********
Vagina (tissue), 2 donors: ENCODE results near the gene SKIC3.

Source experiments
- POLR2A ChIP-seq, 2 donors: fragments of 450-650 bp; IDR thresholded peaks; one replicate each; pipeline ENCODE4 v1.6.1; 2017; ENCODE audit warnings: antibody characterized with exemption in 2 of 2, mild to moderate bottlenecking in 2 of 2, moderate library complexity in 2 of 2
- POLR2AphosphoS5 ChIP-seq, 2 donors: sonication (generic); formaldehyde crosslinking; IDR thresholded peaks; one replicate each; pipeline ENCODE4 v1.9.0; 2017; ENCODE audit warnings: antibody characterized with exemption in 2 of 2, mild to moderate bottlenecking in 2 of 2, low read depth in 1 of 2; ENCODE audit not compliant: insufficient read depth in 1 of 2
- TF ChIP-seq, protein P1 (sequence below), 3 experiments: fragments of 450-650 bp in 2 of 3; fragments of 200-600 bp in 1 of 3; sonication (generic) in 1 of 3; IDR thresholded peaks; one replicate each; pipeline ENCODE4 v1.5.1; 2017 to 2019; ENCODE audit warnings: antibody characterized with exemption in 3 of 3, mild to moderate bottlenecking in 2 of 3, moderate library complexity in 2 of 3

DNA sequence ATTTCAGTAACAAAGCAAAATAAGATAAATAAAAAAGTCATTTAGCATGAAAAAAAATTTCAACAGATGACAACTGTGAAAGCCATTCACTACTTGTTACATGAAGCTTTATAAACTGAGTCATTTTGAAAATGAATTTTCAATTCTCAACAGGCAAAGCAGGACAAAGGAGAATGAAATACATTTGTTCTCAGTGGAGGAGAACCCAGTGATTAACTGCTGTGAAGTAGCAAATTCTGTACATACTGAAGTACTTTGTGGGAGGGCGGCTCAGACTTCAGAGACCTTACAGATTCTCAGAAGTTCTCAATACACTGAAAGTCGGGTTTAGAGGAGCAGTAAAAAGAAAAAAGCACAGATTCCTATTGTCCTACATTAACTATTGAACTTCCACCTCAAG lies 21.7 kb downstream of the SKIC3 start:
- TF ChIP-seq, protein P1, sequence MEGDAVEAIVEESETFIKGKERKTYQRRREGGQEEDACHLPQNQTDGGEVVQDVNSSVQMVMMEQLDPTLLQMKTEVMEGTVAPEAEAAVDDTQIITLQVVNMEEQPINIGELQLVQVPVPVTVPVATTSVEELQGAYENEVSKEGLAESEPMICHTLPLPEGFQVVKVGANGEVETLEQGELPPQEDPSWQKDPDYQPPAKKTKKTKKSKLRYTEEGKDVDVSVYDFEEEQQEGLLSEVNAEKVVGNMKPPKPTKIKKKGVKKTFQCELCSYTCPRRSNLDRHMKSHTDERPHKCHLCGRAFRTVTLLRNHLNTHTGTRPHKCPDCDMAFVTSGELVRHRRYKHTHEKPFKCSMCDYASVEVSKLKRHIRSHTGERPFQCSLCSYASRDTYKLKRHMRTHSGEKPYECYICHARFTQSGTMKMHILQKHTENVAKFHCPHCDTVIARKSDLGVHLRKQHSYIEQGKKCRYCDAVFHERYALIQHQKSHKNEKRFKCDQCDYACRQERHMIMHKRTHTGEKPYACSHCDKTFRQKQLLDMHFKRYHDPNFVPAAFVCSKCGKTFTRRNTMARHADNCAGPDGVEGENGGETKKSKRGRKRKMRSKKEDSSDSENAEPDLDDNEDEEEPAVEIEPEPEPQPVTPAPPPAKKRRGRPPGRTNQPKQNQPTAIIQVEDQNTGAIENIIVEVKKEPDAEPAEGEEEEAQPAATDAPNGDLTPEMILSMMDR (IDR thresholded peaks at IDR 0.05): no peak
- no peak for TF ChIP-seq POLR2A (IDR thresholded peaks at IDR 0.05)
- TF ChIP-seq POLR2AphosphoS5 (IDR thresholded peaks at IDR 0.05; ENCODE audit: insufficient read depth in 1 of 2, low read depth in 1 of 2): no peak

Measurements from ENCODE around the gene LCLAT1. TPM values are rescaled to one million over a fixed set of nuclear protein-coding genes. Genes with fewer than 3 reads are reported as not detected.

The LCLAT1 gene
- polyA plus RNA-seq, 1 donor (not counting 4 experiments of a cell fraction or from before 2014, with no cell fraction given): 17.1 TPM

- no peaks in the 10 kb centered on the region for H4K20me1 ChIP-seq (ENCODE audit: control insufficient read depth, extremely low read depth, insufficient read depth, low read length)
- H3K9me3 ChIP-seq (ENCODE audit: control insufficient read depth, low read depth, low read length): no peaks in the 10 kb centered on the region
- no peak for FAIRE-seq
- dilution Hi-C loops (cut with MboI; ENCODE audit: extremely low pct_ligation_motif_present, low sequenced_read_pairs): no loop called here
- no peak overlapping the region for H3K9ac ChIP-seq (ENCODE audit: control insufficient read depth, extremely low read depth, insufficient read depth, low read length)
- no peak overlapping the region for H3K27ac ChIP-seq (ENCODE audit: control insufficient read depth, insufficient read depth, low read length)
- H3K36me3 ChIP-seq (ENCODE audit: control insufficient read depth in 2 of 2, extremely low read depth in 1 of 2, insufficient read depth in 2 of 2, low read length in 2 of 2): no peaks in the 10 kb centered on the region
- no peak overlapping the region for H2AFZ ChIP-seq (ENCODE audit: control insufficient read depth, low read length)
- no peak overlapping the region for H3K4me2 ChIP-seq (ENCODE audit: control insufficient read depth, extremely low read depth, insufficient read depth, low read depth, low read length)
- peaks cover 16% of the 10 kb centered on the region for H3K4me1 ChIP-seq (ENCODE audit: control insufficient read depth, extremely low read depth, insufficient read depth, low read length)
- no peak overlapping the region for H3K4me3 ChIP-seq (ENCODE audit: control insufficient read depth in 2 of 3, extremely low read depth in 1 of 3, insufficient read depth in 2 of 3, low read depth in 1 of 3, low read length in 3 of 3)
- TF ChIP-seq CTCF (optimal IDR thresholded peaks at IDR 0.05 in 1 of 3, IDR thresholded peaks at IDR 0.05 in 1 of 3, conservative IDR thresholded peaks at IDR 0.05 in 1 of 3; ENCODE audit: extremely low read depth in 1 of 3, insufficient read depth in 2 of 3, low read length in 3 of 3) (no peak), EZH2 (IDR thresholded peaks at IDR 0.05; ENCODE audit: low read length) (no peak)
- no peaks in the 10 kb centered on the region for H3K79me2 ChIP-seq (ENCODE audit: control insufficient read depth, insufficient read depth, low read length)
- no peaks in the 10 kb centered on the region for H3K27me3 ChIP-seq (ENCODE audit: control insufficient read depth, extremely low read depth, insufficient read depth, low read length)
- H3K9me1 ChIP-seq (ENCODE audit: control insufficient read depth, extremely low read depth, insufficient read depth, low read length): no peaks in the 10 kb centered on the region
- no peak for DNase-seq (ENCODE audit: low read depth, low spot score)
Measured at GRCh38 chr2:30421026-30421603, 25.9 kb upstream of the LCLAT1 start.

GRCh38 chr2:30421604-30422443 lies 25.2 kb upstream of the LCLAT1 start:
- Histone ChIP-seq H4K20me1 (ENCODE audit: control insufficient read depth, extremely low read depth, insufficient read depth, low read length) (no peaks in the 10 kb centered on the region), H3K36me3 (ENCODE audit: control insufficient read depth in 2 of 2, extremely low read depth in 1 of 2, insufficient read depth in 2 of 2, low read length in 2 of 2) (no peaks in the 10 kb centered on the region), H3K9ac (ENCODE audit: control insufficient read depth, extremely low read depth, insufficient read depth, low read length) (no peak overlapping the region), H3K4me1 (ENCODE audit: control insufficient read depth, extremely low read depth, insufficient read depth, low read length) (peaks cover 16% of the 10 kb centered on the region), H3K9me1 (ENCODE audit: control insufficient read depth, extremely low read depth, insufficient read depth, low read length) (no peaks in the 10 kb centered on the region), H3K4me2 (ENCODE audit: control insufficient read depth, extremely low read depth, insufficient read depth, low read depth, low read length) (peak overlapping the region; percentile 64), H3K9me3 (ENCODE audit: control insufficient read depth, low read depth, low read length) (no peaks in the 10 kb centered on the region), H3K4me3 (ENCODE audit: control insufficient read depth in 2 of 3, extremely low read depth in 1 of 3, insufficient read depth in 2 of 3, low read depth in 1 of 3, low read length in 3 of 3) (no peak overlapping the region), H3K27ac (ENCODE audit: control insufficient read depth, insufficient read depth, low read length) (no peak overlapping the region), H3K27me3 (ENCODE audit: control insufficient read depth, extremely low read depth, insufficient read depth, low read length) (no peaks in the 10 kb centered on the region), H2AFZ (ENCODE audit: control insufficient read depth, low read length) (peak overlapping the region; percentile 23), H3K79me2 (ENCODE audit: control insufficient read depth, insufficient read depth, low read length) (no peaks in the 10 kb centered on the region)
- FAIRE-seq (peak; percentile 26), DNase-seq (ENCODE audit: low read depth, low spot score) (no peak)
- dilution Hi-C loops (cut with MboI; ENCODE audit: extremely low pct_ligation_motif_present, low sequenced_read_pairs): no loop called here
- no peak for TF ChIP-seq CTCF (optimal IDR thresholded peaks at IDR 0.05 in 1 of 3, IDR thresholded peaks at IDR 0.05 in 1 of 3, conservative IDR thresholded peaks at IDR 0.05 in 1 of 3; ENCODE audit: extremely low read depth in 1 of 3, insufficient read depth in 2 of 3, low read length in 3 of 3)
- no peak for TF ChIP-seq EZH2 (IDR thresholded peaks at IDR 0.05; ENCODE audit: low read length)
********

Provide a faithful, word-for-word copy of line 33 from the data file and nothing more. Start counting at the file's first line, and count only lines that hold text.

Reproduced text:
- dilution Hi-C loops (cut with MboI; ENCODE audit: extremely low pct_ligation_motif_present, low sequenced_read_pairs): no loop called here